As drought recalls the goodness of rain, so a pandemic draws our attention to the goodness of our heavenly Father. Amidst confusion and uncertainty, the pandemic brings the stark contrast of good and evil before us with renewed intensity (John 1:5). In instances of suffering, scarcity, and solitude, signs of His goodness rise sharply to our awareness, prompting us to be grateful like never before (Psalm 50:15). In at least four ways, the pandemic powerfully points our minds and hearts toward the goodness of God.
Scarcity caused by the pandemic reminds us of the blessing of His provision. The current situation we may find ourselves in reminds us of His goodness in the past (Matthew 6:31-32, Luke 12:24). Most of us have never seen empty supermarket shelves or unstocked pantry items, but scarcity heightens our awareness of His providential care. As we trek from store to store in search of supplies, we are reminded that God is able to meet our needs (Phil 4:19). In the midst of want, we remember not to panic, but to trust in the one who owns it all (Psalm 24:1). The pandemic reminds us that God is our provider.
Similarly, solitude caused by the crisis reminds us of the blessing of His fellowship. The widespread closures and quarantine directives caused by the virus remind us of the comfort we often draw from others. God has lovingly placed us in families, both biological and spiritual. When we are cut off from social interactions we realize how God has blessed us with people to share life with. Loneliness reminds us that He never quarantines Himself from his people (Hebrews 13:5). We need not socially distance ourselves from God during the pandemic; He is close to those who call on Him (Psalm 145:18). Even as we sit in solitude, unable to leave our homes, he will draw near to us (James 4:8). The pandemic reminds us that He is our ever-present father (Psalm 145:18).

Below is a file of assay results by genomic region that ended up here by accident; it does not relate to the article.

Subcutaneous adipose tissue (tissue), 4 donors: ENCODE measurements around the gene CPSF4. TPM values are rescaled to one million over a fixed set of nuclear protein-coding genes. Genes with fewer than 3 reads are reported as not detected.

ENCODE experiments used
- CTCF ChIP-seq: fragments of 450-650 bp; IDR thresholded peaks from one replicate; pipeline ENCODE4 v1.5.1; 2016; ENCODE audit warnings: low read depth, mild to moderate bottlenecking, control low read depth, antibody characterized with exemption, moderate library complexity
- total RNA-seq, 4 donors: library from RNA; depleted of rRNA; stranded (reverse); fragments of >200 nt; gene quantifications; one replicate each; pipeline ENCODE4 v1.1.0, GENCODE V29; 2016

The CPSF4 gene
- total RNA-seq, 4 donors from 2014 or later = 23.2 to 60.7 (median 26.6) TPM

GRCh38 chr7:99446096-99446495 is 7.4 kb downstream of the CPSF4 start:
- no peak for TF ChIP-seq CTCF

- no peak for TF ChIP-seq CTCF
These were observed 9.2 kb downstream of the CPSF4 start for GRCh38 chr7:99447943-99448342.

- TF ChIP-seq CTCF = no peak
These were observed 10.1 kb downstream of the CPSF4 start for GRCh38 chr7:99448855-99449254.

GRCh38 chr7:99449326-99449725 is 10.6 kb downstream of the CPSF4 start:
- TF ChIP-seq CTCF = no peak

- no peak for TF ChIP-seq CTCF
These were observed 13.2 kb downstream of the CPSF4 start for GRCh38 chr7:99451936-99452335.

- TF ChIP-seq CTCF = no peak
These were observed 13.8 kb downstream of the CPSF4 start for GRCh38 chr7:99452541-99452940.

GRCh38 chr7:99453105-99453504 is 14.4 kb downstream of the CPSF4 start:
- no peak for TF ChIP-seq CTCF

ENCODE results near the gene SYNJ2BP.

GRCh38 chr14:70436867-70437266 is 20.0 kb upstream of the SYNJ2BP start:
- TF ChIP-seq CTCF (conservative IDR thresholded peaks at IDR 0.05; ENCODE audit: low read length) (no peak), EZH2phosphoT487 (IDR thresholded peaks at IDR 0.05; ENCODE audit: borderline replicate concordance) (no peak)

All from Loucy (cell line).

Likewise, the threat of disease renews our gratitude for God’s blessing of good health. God originally intended mankind to enjoy perpetual good health without sickness or disease but Adam’s disobedience brought sin into the world and the creation was cursed (Gen. 1:31, Genesis 3). Adam and Eve were driven from the garden subjecting mankind to physical decline and death from that day on. But our hope is not diminished! God loves us in spite of our fallen condition and cares for us (Romans 5:8, Galatians 2:20). In confidence, we can turn to Him in prayer for protection and physical healing. Good health is a gift from God and He is able to maintain it and restore it, if not in this life then in the next (Matthew 4:23-24, Revelation 21:4). Coronavirus reminds us that God is our healer.
Thankfully, the pandemic does not determine our eternal destiny. It is true COVID-19 can harm the body, but it can’t harm the soul. The absence of a cure for Coronavirus points us to the only cure for mankind’s rebellion against God: the gospel of Jesus Christ. God has given us bread from heaven that gives life to the world; Jesus is that bread (John 6:32-35). Eternal life awaits all those who have repented of their sins and placed their faith in the Lord Jesus (Romans 6:23). In scarcity, solitude, and sickness, our malevolent, microscopic foe ironically reminds us of God’s goodness and points straight to the gospel. In spite of a worldwide calamity, we can join in the Psalmist’s proclamation:
bless the Lord at
his praise shall continually be in my mouth.
My soul makes its boast in the Lord;
let the humble hear and be glad.
Oh, magnify the Lord with me,
and let us exalt his name together!
the Lord, and he answered me
and delivered me from all my fears.